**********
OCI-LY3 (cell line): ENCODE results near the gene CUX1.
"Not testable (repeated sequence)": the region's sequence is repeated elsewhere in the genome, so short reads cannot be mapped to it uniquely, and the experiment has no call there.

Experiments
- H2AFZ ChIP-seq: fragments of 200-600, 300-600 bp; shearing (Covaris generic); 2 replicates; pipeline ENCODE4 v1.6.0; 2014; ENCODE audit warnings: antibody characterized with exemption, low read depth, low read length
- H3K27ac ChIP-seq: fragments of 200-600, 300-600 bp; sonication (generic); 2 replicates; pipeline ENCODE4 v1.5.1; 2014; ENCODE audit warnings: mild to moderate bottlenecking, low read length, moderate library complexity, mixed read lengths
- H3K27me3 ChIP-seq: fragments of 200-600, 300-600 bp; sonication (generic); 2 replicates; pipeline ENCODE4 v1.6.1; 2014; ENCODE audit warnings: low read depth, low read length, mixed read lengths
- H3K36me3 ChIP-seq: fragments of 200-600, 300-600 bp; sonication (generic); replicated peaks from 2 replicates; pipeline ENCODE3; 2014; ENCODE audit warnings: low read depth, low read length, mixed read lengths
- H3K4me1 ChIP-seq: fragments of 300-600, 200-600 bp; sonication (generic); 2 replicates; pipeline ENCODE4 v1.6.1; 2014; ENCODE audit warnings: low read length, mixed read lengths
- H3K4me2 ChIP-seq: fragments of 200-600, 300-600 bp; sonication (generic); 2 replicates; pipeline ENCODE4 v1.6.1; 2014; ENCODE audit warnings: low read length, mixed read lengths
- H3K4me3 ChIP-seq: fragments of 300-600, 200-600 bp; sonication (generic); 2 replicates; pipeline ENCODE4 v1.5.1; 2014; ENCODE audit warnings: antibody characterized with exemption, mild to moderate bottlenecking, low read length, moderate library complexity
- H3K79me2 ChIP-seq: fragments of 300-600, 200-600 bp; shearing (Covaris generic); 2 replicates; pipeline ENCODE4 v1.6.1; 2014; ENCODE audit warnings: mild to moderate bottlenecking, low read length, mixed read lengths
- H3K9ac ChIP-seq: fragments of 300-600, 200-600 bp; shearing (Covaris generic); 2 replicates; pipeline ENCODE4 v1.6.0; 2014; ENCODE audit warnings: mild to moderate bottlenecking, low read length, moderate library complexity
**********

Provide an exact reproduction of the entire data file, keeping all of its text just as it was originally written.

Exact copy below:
OCI-LY3 (cell line): ENCODE results near the gene CUX1.
"Not testable (repeated sequence)": the region's sequence is repeated elsewhere in the genome, so short reads cannot be mapped to it uniquely, and the experiment has no call there.

Experiments
- H2AFZ ChIP-seq: fragments of 200-600, 300-600 bp; shearing (Covaris generic); 2 replicates; pipeline ENCODE4 v1.6.0; 2014; ENCODE audit warnings: antibody characterized with exemption, low read depth, low read length
- H3K27ac ChIP-seq: fragments of 200-600, 300-600 bp; sonication (generic); 2 replicates; pipeline ENCODE4 v1.5.1; 2014; ENCODE audit warnings: mild to moderate bottlenecking, low read length, moderate library complexity, mixed read lengths
- H3K27me3 ChIP-seq: fragments of 200-600, 300-600 bp; sonication (generic); 2 replicates; pipeline ENCODE4 v1.6.1; 2014; ENCODE audit warnings: low read depth, low read length, mixed read lengths
- H3K36me3 ChIP-seq: fragments of 200-600, 300-600 bp; sonication (generic); replicated peaks from 2 replicates; pipeline ENCODE3; 2014; ENCODE audit warnings: low read depth, low read length, mixed read lengths
- H3K4me1 ChIP-seq: fragments of 300-600, 200-600 bp; sonication (generic); 2 replicates; pipeline ENCODE4 v1.6.1; 2014; ENCODE audit warnings: low read length, mixed read lengths
- H3K4me2 ChIP-seq: fragments of 200-600, 300-600 bp; sonication (generic); 2 replicates; pipeline ENCODE4 v1.6.1; 2014; ENCODE audit warnings: low read length, mixed read lengths
- H3K4me3 ChIP-seq: fragments of 300-600, 200-600 bp; sonication (generic); 2 replicates; pipeline ENCODE4 v1.5.1; 2014; ENCODE audit warnings: antibody characterized with exemption, mild to moderate bottlenecking, low read length, moderate library complexity
- H3K79me2 ChIP-seq: fragments of 300-600, 200-600 bp; shearing (Covaris generic); 2 replicates; pipeline ENCODE4 v1.6.1; 2014; ENCODE audit warnings: mild to moderate bottlenecking, low read length, mixed read lengths
- H3K9ac ChIP-seq: fragments of 300-600, 200-600 bp; shearing (Covaris generic); 2 replicates; pipeline ENCODE4 v1.6.0; 2014; ENCODE audit warnings: mild to moderate bottlenecking, low read length, moderate library complexity